WOOSTER, Ohio — A couple students’ independent study project culminated in a presentation that reached more than 20,000 people Tuesday evening — in at least some form.
Sam Wildman and Amanda Wagner, students at Ohio State University’s Agricultural Technical Institute, introduced three well-known speakers during a farm advocating event called AGvocating: How producers tell our story.
The event was covered live by several Twitter users, and was recorded on video camera.
Moser, who serves on the 13-member board, said a lot of diligent progress has been made and encouraged students to get involved by attending a meeting.
He held up a draft copy of the new standards, a thick document which contains the work of 20 board meetings, 54 subcommittee meetings and thousands of public comments.
The board hopes to have the standards in place by mid-July, he said.
But the work’s not over, he said, because “standards are ever-evolving and never finished.” The board will continue to review and reevaluate new information as times change, and continue meeting at least three times a year.
Moser said agriculture in Ohio is a $107 billion industry employing nearly one million people, and college students play a critical role in its future and the state’s economy.
“You’re going to be going into the most important industry the state’s got,” he said.
The evening continued with a talk on animal welfare issues by Leah Dorman of the Ohio Farm Bureau Federation’s Center for Food and Animal Issues.
Dorman also has been active at the livestock care board meetings, and reminded students of the realities facing their industry from those less familiar with farming — especially livestock husbandry.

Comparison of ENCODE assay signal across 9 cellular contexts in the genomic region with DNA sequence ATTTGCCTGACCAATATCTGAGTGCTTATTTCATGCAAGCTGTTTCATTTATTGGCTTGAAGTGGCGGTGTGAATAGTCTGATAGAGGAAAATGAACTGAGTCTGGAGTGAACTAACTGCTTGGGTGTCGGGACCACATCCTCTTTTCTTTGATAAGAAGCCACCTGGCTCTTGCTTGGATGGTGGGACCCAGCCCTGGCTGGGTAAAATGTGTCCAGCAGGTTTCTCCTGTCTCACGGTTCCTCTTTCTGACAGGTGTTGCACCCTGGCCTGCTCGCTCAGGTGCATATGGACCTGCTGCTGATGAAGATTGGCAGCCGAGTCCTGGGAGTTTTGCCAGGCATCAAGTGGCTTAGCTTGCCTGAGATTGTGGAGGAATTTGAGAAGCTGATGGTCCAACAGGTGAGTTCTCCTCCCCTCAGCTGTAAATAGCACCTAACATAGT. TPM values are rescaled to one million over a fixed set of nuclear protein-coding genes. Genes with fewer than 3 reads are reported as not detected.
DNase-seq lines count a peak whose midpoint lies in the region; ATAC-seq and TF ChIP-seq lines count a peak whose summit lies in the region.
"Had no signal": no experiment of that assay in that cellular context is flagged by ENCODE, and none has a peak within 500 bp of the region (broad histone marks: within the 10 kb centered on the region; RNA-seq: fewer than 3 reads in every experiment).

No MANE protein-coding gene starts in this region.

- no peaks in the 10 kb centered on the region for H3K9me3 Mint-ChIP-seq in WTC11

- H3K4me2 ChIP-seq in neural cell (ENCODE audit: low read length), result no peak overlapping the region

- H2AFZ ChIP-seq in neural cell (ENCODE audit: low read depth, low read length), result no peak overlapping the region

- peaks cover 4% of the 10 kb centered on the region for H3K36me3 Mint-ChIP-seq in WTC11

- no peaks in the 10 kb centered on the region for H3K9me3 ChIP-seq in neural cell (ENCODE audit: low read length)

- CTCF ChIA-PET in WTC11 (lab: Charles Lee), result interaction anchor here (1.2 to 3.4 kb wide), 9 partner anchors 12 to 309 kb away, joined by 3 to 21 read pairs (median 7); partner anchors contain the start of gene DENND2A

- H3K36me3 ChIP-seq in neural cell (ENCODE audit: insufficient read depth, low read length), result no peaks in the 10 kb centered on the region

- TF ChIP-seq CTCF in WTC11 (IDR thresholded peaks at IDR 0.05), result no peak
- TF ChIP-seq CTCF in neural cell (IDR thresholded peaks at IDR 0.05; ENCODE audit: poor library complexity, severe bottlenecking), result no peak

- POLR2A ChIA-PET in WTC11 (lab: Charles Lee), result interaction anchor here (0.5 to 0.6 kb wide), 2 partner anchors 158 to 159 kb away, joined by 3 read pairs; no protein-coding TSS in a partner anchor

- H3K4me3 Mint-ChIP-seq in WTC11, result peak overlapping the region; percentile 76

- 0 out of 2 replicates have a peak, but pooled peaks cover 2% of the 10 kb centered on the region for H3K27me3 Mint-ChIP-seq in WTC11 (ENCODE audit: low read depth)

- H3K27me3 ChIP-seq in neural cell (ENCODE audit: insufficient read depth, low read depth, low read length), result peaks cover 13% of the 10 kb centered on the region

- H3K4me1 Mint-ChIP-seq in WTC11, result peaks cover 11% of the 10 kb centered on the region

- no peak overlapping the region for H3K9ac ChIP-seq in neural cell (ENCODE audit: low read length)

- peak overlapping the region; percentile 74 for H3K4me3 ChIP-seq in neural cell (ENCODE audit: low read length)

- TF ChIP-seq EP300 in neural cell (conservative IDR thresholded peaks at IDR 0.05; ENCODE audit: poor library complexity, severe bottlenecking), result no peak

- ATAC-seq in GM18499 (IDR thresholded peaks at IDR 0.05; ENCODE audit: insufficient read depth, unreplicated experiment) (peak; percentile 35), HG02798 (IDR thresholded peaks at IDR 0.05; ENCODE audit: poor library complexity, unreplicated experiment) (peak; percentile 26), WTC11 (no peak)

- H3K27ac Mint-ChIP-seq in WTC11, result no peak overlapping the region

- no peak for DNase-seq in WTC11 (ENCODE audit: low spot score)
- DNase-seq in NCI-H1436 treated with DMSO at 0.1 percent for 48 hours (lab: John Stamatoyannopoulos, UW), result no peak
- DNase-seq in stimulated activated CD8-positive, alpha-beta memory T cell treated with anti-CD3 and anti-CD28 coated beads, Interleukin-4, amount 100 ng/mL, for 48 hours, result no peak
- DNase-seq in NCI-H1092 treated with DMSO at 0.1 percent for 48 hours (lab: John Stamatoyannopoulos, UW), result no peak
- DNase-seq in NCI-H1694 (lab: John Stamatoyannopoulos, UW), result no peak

Dorman presented her PowerPoint presentation “We’re not in Kansas anymore: Animal rights vs. Animal Welfare.”
She showed the many ways radical rights groups are trying to equate animals and humans, and how some organizations have misrepresented animal agriculture with a few bad examples.
“Animal abuse is unacceptable,” she said, but so is “using emotion to override the science” about livestock farming.
She shared several examples of activists using the Internet and participating in media publicity stunts to misrepresent agriculture.
She told students their own voices are important tools in representing the truth, because no one knows farming better.
“There’s nobody better able to tell the story of agriculture than the people I’m looking at right now,” she said. “Where you folks aren’t talking, they’ll (activists) be happy to.”
OFBF Communications Specialist Dan Toland wrapped up the meeting, continuing to stress the importance of farmers using social media and making their message public.
Unlike wealthy organizations — such as animal rights groups — users of social media can communicate their message free and independent of wealth.
“The Internet is the great equalizer,” Toland said. “People can communicate no matter how much or how little money they have.”
Same thing, different approach
Toland said social media is nothing different than what humans have done for generations — communicate and converse. They’re just using a new way of communicating.
He showed how tools like Facebook, Twitter and blogs can be used to promote a farm or farm business. When these things are used, they show the company’s unique characteristics and help “brand” it as something special.
Users of social media are “building their personal brand,” he said, and their live resume.
When farmers use these tools, consumers begin to “see the face behind whose producing their food,” he said.
About 70 people attended the event. Most were students, but some also were farmers and representatives of local farm businesses.
See Sam’s blog post about this event here.